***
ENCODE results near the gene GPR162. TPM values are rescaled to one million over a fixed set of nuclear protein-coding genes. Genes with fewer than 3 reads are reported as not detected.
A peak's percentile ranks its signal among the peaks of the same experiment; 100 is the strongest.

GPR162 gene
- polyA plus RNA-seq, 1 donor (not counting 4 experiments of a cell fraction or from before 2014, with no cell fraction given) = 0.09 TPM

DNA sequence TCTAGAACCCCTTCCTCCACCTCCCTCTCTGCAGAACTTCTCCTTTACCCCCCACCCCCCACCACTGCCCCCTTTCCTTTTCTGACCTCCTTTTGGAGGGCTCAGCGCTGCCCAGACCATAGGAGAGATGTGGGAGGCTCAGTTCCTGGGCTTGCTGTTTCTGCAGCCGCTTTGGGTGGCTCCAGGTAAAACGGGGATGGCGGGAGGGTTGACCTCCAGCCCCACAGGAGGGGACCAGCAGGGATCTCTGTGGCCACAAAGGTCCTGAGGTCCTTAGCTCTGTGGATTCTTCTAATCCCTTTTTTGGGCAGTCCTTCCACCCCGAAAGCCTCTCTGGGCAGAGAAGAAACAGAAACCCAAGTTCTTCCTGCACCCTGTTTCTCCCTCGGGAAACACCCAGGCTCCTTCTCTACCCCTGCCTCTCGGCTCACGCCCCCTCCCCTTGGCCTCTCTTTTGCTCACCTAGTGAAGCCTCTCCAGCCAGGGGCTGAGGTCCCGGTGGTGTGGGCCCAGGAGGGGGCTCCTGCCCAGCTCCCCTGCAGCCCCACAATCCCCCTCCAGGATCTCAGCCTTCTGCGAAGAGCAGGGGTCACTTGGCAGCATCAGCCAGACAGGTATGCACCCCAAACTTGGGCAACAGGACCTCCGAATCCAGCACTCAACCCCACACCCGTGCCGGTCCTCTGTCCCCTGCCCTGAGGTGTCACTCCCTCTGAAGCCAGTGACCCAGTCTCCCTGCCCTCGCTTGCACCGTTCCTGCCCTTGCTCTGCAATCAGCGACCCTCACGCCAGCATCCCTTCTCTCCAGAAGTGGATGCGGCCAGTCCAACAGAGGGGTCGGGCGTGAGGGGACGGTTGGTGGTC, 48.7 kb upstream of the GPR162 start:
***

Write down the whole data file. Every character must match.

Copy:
ENCODE results near the gene GPR162. TPM values are rescaled to one million over a fixed set of nuclear protein-coding genes. Genes with fewer than 3 reads are reported as not detected.
A peak's percentile ranks its signal among the peaks of the same experiment; 100 is the strongest.

GPR162 gene
- polyA plus RNA-seq, 1 donor (not counting 4 experiments of a cell fraction or from before 2014, with no cell fraction given) = 0.09 TPM

DNA sequence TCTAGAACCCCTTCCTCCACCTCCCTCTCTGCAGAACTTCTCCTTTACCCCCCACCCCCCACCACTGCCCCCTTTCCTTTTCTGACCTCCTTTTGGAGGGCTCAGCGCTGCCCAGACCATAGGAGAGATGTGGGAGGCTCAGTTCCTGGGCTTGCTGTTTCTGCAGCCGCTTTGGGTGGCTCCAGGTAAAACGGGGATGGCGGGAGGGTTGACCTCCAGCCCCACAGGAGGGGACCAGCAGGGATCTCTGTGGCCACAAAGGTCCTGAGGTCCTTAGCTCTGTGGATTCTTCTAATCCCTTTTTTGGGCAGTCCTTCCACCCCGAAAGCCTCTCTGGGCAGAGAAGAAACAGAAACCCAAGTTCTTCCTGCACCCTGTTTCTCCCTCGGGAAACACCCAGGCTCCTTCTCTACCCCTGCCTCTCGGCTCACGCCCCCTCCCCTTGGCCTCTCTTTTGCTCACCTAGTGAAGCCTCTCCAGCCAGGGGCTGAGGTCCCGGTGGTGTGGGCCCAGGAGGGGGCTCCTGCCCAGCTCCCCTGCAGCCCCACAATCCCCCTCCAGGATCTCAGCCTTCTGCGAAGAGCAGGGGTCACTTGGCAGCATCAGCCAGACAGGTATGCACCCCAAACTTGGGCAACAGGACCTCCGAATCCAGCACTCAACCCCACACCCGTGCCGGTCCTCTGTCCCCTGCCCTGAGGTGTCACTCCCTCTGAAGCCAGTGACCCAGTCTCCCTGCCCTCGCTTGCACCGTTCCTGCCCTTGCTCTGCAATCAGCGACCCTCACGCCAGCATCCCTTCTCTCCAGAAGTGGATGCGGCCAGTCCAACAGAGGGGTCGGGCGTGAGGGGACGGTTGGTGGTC, 48.7 kb upstream of the GPR162 start: